AIC, an international tech consortium of firms has issued a statement at Pakistan government’s latest rules for online content.
With the Pakistan government announcing new rules framed under the Prevention of Electronic Crimes Act (PECA) 2016, imposing more restrictions on internet usage by revealing the Removal and Blocking of Unlawful Online Content (Procedure Oversight and Safeguards) Rules 2020, a tech consortium has hinted at the possible withdrawal of its services from the country.
The Asia Internet Coalition (AIC), an international tech consortium of firms including Facebook, Google, Twitter and Yahoo, has issued a statement expressing “alarm” at Pakistan government’s latest rules for online content.
“AIC is alarmed by the scope of the new rules, which target internet companies, as well as service providers and individual users who might post or share offending content,” the AIC statement read.
The AIC also expressed serious concern over what it called “government’s opaque process by which these rules were developed“.
The AIC highlighted that the stakeholder consultation process, which was promised by the Pakistan government in February, “never occurred”.
“The draconian data localisation requirements will damage the ability of the people to access a free and open internet and shut Pakistan’s digital economy off from the rest of the world,” read the AIC statement.
“It is chilling to see PTA (Pakistan Telecommunication Authority) powers expanded, allowing it to force social media companies to violate established human rights norms on privacy and freedom of expression,” the statement added.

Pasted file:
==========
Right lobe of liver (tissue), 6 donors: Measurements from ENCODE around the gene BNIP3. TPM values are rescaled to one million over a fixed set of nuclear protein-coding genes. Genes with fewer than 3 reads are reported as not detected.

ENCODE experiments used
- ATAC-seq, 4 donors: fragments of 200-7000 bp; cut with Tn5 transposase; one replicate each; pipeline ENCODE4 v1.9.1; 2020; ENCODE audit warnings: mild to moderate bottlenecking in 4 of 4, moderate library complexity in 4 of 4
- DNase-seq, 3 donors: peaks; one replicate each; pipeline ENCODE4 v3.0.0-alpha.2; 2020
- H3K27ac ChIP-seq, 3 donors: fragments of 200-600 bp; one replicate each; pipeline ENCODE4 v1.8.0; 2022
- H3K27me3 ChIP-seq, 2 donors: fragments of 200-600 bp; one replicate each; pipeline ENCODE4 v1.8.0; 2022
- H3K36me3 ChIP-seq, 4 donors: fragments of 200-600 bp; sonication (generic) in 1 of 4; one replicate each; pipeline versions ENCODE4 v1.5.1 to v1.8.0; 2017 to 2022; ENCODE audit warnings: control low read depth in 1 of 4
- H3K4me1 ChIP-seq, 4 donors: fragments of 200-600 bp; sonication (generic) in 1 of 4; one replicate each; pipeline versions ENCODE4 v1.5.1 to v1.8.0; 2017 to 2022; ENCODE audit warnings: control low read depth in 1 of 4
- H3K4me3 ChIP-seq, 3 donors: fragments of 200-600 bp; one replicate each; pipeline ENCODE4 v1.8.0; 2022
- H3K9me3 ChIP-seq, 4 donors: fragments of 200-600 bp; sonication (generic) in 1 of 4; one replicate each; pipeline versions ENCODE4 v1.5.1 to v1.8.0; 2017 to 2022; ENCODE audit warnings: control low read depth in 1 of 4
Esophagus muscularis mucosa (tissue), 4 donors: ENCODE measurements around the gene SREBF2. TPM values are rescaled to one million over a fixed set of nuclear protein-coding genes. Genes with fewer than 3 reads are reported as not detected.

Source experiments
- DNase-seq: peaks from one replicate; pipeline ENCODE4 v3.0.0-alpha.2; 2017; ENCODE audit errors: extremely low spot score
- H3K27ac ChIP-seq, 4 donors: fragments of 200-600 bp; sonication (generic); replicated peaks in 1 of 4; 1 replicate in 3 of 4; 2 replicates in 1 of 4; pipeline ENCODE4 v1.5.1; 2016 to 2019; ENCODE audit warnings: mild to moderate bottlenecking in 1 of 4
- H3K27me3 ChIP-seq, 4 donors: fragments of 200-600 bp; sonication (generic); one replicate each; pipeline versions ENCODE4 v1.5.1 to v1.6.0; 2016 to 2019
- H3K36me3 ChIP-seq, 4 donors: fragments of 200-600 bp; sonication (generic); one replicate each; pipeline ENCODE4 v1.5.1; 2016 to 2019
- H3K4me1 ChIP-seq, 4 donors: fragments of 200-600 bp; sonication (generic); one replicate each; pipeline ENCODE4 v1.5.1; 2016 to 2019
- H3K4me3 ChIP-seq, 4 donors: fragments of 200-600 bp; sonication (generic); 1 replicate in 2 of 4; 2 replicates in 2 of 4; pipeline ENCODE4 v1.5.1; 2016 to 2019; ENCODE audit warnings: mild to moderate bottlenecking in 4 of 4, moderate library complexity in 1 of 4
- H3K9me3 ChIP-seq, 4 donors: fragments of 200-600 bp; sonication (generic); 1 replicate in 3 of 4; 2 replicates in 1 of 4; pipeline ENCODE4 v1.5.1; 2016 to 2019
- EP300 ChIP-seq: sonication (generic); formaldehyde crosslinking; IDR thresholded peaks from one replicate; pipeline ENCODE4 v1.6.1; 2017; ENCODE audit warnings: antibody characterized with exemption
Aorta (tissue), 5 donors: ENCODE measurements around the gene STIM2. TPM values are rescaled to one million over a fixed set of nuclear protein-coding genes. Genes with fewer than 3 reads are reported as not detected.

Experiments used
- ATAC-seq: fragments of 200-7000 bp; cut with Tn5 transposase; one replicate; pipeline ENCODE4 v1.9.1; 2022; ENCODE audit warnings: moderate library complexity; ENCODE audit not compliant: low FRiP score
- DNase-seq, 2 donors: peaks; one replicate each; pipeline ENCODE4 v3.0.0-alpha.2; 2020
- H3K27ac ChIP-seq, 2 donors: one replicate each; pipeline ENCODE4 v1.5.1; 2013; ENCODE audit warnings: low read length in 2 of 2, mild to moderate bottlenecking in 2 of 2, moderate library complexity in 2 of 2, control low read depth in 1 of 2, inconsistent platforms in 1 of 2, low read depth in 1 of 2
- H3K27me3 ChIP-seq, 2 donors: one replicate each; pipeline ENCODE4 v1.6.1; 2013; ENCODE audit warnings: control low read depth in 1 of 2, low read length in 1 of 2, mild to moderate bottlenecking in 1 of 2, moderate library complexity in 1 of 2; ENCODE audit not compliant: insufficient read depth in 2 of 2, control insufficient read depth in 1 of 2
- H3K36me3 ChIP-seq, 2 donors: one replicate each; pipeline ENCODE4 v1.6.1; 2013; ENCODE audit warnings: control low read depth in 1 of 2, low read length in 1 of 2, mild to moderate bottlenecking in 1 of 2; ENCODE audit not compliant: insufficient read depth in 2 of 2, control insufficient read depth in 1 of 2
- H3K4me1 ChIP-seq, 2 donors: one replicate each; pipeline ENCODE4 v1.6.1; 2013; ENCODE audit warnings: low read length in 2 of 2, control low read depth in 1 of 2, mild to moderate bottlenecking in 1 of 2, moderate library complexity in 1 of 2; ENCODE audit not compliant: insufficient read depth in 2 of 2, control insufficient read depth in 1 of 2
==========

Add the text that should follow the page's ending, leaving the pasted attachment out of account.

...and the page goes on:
In February 2020, Prime Minister Imran Khan had suspended the Citizen Protection Against Online Harm Rules 2020, stating that the government would seek a broad-based consultation with all thr stakeholders and formulate new policies for online content.
However, the new law has sent shock waves down the spine of the internet companies.
Under the new rules, the PTA has been empowered to block entire online systems and networks that do not comply with its request for removal of offending content, which can include criticism of the government or public office holders, and also mandates all social media companies to provide decrypted data of its entire user base.
The new rules, declared as draconian by the tech giants, has prompted an immediate response from internet-based companies, which have said that it would be extremely difficult for AIC members to make their service available to Pakistani users and businesses.
Reminding about the letter it had written to Imran Khan, the AIC reiterated that “if Pakistan truly wanted to be an attractive destination for technology investment and realise its goal of digital transformation, it needed to pull back and work with industry on practical, clear rules that protect the benefits of the internet and keep people safe from harm”.
Originally published at newkerala